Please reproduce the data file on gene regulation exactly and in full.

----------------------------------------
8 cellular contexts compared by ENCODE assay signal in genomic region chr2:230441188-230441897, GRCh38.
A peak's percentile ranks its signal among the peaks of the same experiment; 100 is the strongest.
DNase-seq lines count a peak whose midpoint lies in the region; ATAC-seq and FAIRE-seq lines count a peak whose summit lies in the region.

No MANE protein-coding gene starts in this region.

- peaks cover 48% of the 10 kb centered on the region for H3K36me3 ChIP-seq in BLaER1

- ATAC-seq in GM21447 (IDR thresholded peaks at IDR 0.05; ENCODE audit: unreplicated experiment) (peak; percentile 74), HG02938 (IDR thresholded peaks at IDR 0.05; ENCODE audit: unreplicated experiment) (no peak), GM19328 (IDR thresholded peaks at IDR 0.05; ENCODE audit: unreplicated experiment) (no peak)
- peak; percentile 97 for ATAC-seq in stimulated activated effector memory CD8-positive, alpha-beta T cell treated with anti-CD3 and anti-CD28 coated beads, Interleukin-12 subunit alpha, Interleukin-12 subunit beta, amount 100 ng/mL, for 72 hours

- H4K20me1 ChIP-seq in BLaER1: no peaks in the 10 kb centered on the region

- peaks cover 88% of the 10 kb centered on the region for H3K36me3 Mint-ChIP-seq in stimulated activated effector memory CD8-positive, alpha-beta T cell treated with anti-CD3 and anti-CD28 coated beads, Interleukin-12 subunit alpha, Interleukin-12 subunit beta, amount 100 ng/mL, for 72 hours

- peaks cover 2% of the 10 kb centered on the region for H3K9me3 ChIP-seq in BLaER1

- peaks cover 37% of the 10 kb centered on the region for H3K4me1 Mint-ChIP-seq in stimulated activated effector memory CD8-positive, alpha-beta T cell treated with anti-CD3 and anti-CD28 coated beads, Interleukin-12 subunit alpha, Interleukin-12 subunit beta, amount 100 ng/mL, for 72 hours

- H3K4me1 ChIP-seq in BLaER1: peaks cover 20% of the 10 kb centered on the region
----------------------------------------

8 cellular contexts compared by ENCODE assay signal in genomic region chr2:230441188-230441897, GRCh38.
A peak's percentile ranks its signal among the peaks of the same experiment; 100 is the strongest.
DNase-seq lines count a peak whose midpoint lies in the region; ATAC-seq and FAIRE-seq lines count a peak whose summit lies in the region.

No MANE protein-coding gene starts in this region.

- peaks cover 48% of the 10 kb centered on the region for H3K36me3 ChIP-seq in BLaER1

- ATAC-seq in GM21447 (IDR thresholded peaks at IDR 0.05; ENCODE audit: unreplicated experiment) (peak; percentile 74), HG02938 (IDR thresholded peaks at IDR 0.05; ENCODE audit: unreplicated experiment) (no peak), GM19328 (IDR thresholded peaks at IDR 0.05; ENCODE audit: unreplicated experiment) (no peak)
- peak; percentile 97 for ATAC-seq in stimulated activated effector memory CD8-positive, alpha-beta T cell treated with anti-CD3 and anti-CD28 coated beads, Interleukin-12 subunit alpha, Interleukin-12 subunit beta, amount 100 ng/mL, for 72 hours

- H4K20me1 ChIP-seq in BLaER1: no peaks in the 10 kb centered on the region

- peaks cover 88% of the 10 kb centered on the region for H3K36me3 Mint-ChIP-seq in stimulated activated effector memory CD8-positive, alpha-beta T cell treated with anti-CD3 and anti-CD28 coated beads, Interleukin-12 subunit alpha, Interleukin-12 subunit beta, amount 100 ng/mL, for 72 hours

- peaks cover 2% of the 10 kb centered on the region for H3K9me3 ChIP-seq in BLaER1

- peaks cover 37% of the 10 kb centered on the region for H3K4me1 Mint-ChIP-seq in stimulated activated effector memory CD8-positive, alpha-beta T cell treated with anti-CD3 and anti-CD28 coated beads, Interleukin-12 subunit alpha, Interleukin-12 subunit beta, amount 100 ng/mL, for 72 hours

- H3K4me1 ChIP-seq in BLaER1: peaks cover 20% of the 10 kb centered on the region